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The Purpose of the Beatitudes

Staff Member
Matthew 5:1-12

When it was time for Moses to receive God's standards for His covenant people Israel, he went up on a mountain and came down with the laws of God (Exodus 19:3 ff.). When it was time for Jesus to explain the heart of the message He had been preaching—the gospel of the kingdom of God (Matthew 4:23)—He went up on a mountain and preached what we call the Sermon on the Mount (Matthew 5-7). Many of the laws Moses gave the people had been grossly misapplied by generations of Jews. The Sermon on the Mount put the spirit back into the letter of the law.

The first section of the Sermon contains what are known as the Beatitudes. "Beatitude" is not a biblical word—it comes from the Latin for "blessedness." But it is a suitable word for Matthew 5:1-12; those verses describe nine states of blessedness (deep-seated well-being) experienced by those who practice the ethics of the kingdom. The nine beatitudes (one short of Moses' 10 summary commandments) are not qualifications for salvation. Instead, they come close to the apostle Paul's fruit of the Spirit (Galatians 5:22-23)—characterizations of the person whose life is closely aligned with God's. That person will experience blessedness—God's blessing—as a result of living in harmony with the values and ethics of God's kingdom.

Jesus summarized those values under nine headings: poor in spirit (in need of God), mourning (recognizes a need for forgiveness), meekness (humility), hunger for righteousness (recognition of one's own unrighteousness), mercy (extending mercy to others), purity (choosing to avoid sin), peacemaking (seeking harmony and unity), and a willingness to be persecuted for God's sake (includes the last two beatitudes).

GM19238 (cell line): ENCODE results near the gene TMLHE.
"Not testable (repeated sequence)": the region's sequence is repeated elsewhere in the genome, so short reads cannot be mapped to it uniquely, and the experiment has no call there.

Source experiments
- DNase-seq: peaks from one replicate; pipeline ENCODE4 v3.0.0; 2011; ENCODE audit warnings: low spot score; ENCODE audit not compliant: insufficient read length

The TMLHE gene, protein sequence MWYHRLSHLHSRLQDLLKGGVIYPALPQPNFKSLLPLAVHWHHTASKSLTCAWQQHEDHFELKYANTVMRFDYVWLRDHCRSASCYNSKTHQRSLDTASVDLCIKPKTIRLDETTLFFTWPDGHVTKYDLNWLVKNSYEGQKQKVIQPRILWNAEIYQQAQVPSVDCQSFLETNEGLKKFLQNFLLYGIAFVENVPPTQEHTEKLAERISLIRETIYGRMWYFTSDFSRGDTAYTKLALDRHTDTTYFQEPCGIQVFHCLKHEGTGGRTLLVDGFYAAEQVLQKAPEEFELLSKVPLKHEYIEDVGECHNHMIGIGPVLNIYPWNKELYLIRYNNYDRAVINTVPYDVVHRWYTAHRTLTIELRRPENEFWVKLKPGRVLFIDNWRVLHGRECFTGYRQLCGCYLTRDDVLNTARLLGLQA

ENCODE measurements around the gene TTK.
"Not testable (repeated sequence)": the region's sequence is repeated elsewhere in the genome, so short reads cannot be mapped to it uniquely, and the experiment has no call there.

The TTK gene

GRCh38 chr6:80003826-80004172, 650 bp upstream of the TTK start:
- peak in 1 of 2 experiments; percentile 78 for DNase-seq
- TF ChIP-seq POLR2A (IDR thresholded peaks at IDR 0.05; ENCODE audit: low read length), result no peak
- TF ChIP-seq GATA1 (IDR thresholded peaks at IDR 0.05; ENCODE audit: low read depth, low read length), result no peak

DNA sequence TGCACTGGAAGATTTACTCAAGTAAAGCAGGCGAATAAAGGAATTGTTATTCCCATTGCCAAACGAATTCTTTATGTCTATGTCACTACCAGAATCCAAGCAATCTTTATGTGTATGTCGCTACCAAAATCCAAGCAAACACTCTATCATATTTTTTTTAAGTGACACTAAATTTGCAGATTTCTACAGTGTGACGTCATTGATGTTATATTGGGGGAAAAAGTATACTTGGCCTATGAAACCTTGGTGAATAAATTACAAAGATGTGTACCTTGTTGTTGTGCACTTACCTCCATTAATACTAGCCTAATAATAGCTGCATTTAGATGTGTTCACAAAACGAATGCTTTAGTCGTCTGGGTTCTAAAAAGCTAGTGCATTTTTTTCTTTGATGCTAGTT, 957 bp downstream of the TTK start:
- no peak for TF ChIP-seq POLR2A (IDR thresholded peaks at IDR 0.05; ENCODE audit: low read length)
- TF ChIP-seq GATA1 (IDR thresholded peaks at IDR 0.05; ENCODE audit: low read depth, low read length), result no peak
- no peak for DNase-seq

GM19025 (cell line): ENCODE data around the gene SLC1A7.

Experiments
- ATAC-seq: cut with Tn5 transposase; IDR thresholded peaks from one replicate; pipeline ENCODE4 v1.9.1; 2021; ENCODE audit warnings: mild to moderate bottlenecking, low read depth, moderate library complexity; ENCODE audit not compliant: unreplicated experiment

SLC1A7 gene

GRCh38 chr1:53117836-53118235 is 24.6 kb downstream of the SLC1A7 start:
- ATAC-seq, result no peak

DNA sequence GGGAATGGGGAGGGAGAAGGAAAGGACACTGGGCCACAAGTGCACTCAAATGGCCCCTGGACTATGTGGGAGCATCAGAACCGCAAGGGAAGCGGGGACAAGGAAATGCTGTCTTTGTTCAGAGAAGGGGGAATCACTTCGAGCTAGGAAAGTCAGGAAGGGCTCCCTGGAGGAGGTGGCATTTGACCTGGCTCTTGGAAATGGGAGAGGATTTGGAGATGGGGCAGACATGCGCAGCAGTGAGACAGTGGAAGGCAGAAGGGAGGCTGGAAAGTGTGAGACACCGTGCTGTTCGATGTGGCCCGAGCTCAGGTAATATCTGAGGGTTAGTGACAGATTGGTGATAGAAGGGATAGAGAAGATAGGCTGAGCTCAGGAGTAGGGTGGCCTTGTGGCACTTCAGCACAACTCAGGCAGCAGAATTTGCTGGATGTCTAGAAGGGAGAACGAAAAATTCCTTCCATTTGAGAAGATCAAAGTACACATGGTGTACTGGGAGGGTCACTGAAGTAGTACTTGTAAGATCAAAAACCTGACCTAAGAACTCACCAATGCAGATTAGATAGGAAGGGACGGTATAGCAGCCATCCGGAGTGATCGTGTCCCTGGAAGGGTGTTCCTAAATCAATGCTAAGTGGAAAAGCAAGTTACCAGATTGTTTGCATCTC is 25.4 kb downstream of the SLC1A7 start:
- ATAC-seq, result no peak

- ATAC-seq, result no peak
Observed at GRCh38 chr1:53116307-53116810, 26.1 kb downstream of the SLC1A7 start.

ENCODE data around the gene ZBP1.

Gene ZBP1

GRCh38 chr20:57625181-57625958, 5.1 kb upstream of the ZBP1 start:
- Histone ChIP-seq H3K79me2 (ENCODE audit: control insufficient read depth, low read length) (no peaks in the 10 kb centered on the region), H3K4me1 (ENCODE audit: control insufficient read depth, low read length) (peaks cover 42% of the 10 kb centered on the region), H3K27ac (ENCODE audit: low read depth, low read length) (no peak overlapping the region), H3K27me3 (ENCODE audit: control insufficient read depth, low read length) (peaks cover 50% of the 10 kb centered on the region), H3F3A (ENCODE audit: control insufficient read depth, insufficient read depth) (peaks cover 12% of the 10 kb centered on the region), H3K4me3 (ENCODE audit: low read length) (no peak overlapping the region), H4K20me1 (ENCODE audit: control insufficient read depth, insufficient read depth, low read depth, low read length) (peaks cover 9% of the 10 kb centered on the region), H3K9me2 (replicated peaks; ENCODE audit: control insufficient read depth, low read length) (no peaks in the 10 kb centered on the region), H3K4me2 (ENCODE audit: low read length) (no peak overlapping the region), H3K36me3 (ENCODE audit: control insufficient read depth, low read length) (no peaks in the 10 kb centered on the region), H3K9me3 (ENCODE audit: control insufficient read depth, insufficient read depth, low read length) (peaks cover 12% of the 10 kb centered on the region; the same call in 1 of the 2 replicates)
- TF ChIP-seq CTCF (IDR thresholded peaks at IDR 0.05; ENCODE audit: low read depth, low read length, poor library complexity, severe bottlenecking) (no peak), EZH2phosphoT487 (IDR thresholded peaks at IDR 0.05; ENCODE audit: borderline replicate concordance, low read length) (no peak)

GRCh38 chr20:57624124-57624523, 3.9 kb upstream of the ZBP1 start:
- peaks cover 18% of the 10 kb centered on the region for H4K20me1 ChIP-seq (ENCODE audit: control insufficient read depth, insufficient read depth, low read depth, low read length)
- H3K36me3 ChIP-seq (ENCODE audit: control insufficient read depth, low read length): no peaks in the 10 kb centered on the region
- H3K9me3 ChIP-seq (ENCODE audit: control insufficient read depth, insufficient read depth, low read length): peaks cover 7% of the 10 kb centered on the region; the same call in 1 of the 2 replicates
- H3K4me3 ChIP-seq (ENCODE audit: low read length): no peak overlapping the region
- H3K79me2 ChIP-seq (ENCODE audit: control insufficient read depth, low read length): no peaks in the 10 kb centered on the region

Like the law, no one can keep the beatitudes perfectly. But they are the goal for all who would seek to live under God's rule.

source: Jeremiah Study Bible :: The Purpose of the Beatitudes
Good post.

The form of beattitudes was well known in Jesus' day. But his approach was shockingly different to others. For contrast's sake here's the wisdom of Ben Sirach...

I can think of nine whom I would call blessed,
and a tenth my tongue proclaims:
a man who can rejoice in his children;
a man who lives to see the downfall of his foes.
Happy the man who lives with a sensible wife,
and the one who does not plow with ox and ass together.
Happy is the one who does not sin with the tongue,
and the one who has not served an inferior.
Happy is the one who finds a friend,
and the one who speaks to attentive listeners.
How great is the one who finds wisdom!
But none is superior to the one who fears the Lord.
Fear of the Lord surpasses everything;
to whom can we compare the one who has it?

...which is much more in line with the way that we typically conceive of a good life. Children to be proud of, a good boss at work, stable friends and a measure of influence to accompany your wisdom. Who would disagree with that today?

But Jesus introduces the fundamentals of his kingdom with "blessed are the poor in spirit". I'm sure the crowd at the time could hardly believe their ears.

I've been reading and chewing over these verses for maybe 25 years. I know they are profound beyond measure and I have got nowhere close to appreciating the full depth of them.
Staff Member
I've been reading and chewing over these verses for maybe 25 years. I know they are profound beyond measure and I have got nowhere close to appreciating the full depth of them.

methinks we been chewing the same cud!
It is an interesting similarity between what Moses did and what Jesus did. Sort of changes the focus as we look at it. Does to me, anyway.

thank you for sharing @Chad

Bless you (both) ....><>

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